In previous posts, I discussed, respectively, the use of selection to generate an antibody of potential value in treating influenza A virus infections (1) and the relevance of protein dynamics to the evolution of protein function (2). A recent paper in Science (3) offers evidence suggesting that internal protein dynamics play a crucial role in shaping the evolution and spread of resistance to the influenza neuraminidase inhibitor, oseltamivir (Tamiflu®). (more…)
In an 1858 humorous poem The Deacon’s Masterpiece, or the Wondeful One Hoss Shay, Oliver Wendell Holmes Sr. described a carriage so artfully constructed as to have no weakest link. The carriage ran smoothly for exactly a hundred years, and then one day
it went to pieces all at once, –
All at once, and nothing first, –
Just as bubbles do when they burst,
leaving its driver sitting atop a pile of rubble and dust.
According to both academic lore and history (Paulos, 1985; Ryerson, 2004), the late Sidney Morgenbesser, a professor of philosophy at Columbia and a renowned conversationalist and wit, was once listening to an Oxford colleague, J. L. Austin, lecturing on the philosophy of language. The eminent Professor Austin proceeded to claim that while a double negative can be taken as a positive, a double positive is never interpreted as a negative. Morgenbesser responded with as concise and incisive a rebuttal as one might ever hope to unleash,”Yeah, yeah,” thereby decisively demonstrating the extent to which the meaning of words can be shaped by the linguistic environment in which they are embedded.
Last month, a report in Nature (Netzer et al.) described one mechanism that causes even the genetic code to be read in a somewhat context-dependent manner. (more…)
I recently saw the movie, “The Blind Side,” based on a book of almost the same name (“The Blind Side: Evolution of a Game”) by author, Michael Lewis. The reference to “evolution” in the book title refers to the adaptations necessitated in the (American) game of football on the offensive line, especially at the left tackle position, by the appearance of a larger, faster, more aggressive brand of pass rusher (i.e., a defensive player who seeks to tackle the opposing quarterback), exemplified by Lawrence Taylor, formerly of the New York Giants. Of particular concern are defensive players attacking the quarterback from the latter’s back, or “blind,” side as they prepare to throw a pass . Consequently, large, quick, agile left tackles able to fend off such incursions became more valuable than was previously the case.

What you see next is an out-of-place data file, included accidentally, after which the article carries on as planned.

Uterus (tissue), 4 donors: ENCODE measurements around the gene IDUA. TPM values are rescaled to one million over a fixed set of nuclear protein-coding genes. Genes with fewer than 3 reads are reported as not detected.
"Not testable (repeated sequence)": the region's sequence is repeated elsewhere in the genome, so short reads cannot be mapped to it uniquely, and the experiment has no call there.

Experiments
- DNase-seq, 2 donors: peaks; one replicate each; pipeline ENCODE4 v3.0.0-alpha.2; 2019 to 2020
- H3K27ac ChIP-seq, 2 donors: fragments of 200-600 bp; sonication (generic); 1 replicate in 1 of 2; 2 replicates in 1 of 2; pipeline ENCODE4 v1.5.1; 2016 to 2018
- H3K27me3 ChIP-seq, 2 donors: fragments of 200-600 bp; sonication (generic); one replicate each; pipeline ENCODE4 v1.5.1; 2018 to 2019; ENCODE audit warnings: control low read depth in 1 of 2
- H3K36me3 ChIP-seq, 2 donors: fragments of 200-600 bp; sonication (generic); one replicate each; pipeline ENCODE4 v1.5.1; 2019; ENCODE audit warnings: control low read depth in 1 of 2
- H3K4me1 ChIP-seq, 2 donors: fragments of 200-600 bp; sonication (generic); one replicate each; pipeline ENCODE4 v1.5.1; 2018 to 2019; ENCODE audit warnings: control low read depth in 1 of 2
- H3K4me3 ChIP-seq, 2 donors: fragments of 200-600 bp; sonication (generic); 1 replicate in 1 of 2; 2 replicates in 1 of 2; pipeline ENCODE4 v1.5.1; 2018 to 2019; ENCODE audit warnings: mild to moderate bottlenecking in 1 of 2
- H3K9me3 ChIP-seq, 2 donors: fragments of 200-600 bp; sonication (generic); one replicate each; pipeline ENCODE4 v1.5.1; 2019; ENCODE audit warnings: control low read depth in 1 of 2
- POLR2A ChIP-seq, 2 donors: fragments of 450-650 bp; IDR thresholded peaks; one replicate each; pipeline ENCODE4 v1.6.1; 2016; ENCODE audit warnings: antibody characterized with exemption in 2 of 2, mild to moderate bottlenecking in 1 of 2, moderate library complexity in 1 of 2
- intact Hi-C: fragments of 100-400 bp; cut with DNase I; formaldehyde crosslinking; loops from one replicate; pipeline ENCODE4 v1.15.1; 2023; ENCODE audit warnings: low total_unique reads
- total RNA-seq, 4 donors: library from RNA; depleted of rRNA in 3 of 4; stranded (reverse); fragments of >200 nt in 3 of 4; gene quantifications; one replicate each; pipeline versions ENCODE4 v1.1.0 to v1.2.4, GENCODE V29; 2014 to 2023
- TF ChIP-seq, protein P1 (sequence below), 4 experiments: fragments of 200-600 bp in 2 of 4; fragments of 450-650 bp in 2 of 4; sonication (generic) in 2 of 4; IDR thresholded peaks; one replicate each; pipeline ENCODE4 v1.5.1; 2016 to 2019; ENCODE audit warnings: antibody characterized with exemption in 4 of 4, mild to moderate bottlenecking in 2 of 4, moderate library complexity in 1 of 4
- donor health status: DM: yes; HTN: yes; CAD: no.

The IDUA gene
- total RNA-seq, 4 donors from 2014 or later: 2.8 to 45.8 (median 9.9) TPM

The non-fiction plot of “The Blind Side” revolves around an unusually large (6’5″ and >300 lbs.) and athletic young man, Michael Oher, who was from a less-advantaged part of Memphis and never had a stable family life. He is taken in by a wealthy white family and is given the opportunity to play football for an elite private high school. In his debut on the defensive line, where one key objective (perhaps counter-intuitively) is to aggressively pursue the opposition quarterback, he fails to impress, but when he is switched to the offensive line, where defending the quarterback on pass plays is a crucial function, he becomes an all-star performer. Although Oher’s size, strength and speed could conceivably have been of exceptional value in either position, Michael Lewis suggests that his preference for protectiveness over uninhibited aggression made his overall profile much better suited to one role than the other.
An important point to consider when reflecting on the tendency of evolution by natural selection to enhance organismal fitness is that such improvement is not generally usefully regarded as approaching perfection. A major reason for thinking of fitness in less than absolute terms is that environments can fluctuate in ways that critically influence survival and reproduction such that a phenotype that appears to be well-adapted to one set of circumstances (Michael Oher on the offensive line) may be much less advantageous in a different set of circumstances (Michael Oher on the defensive line). A recent paper by Hensley et al. beautifully illustrates this point at a molecular level. (more…)
The human appendix has long fascinated both biologists and physicians. A recent bout of appendicitis has heightened my interest in this organ and has stimulated me to write about it. Because of its small and variable size, and its apparent uselessness, Darwin (1871) believed that the appendix was a rudiment, or vestigial organ. The caecum is large in many herbivores, in whom it is thought to play a role in the digestion of high-fiber foods. It presumably grew smaller during the course of primate evolution, leaving the appendix as a vestige. Like the rest of the colon, the appendix is rich in lymphatic tissue and its epithelial surface is coated with a biofilm. These properties have led to suggestions that the appendix has been preserved by natural selection because of its immunological functions or because it is a reservoir for commensal bacteria (Bollinger et al. 2007). It seems more likely, however, that these properties simply reflect the development of the appendix as part of the colon; there is little reason to believe that the appendix has unique or especially important immunological or microbiological functions. People who have their appendices removed or who are born with congenital absence of the appendix don’t exhibit any physiological deficits. Darwin was almost certainly correct—the appendix is a rudiment. (more…)